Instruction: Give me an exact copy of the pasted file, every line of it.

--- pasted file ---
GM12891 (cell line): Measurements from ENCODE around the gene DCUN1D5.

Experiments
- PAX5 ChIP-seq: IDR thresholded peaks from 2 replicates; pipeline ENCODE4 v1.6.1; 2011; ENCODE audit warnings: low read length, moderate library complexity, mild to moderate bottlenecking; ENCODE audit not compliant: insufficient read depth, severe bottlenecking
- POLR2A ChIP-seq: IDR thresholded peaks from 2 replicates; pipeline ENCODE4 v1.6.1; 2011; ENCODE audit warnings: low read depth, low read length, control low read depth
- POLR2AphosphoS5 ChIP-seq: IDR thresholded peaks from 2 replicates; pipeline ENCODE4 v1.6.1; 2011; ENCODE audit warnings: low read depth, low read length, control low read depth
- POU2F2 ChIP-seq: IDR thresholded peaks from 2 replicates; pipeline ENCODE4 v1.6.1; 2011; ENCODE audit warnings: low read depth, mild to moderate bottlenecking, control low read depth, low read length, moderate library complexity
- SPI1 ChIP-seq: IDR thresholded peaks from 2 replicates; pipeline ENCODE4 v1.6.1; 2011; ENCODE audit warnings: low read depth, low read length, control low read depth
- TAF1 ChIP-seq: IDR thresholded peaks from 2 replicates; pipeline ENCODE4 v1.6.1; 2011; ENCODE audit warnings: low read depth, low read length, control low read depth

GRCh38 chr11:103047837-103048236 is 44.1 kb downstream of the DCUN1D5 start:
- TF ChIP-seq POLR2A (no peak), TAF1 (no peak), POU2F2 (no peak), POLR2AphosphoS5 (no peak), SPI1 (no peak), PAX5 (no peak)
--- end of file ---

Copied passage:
GM12891 (cell line): Measurements from ENCODE around the gene DCUN1D5.

Experiments
- PAX5 ChIP-seq: IDR thresholded peaks from 2 replicates; pipeline ENCODE4 v1.6.1; 2011; ENCODE audit warnings: low read length, moderate library complexity, mild to moderate bottlenecking; ENCODE audit not compliant: insufficient read depth, severe bottlenecking
- POLR2A ChIP-seq: IDR thresholded peaks from 2 replicates; pipeline ENCODE4 v1.6.1; 2011; ENCODE audit warnings: low read depth, low read length, control low read depth
- POLR2AphosphoS5 ChIP-seq: IDR thresholded peaks from 2 replicates; pipeline ENCODE4 v1.6.1; 2011; ENCODE audit warnings: low read depth, low read length, control low read depth
- POU2F2 ChIP-seq: IDR thresholded peaks from 2 replicates; pipeline ENCODE4 v1.6.1; 2011; ENCODE audit warnings: low read depth, mild to moderate bottlenecking, control low read depth, low read length, moderate library complexity
- SPI1 ChIP-seq: IDR thresholded peaks from 2 replicates; pipeline ENCODE4 v1.6.1; 2011; ENCODE audit warnings: low read depth, low read length, control low read depth
- TAF1 ChIP-seq: IDR thresholded peaks from 2 replicates; pipeline ENCODE4 v1.6.1; 2011; ENCODE audit warnings: low read depth, low read length, control low read depth

GRCh38 chr11:103047837-103048236 is 44.1 kb downstream of the DCUN1D5 start:
- TF ChIP-seq POLR2A (no peak), TAF1 (no peak), POU2F2 (no peak), POLR2AphosphoS5 (no peak), SPI1 (no peak), PAX5 (no peak)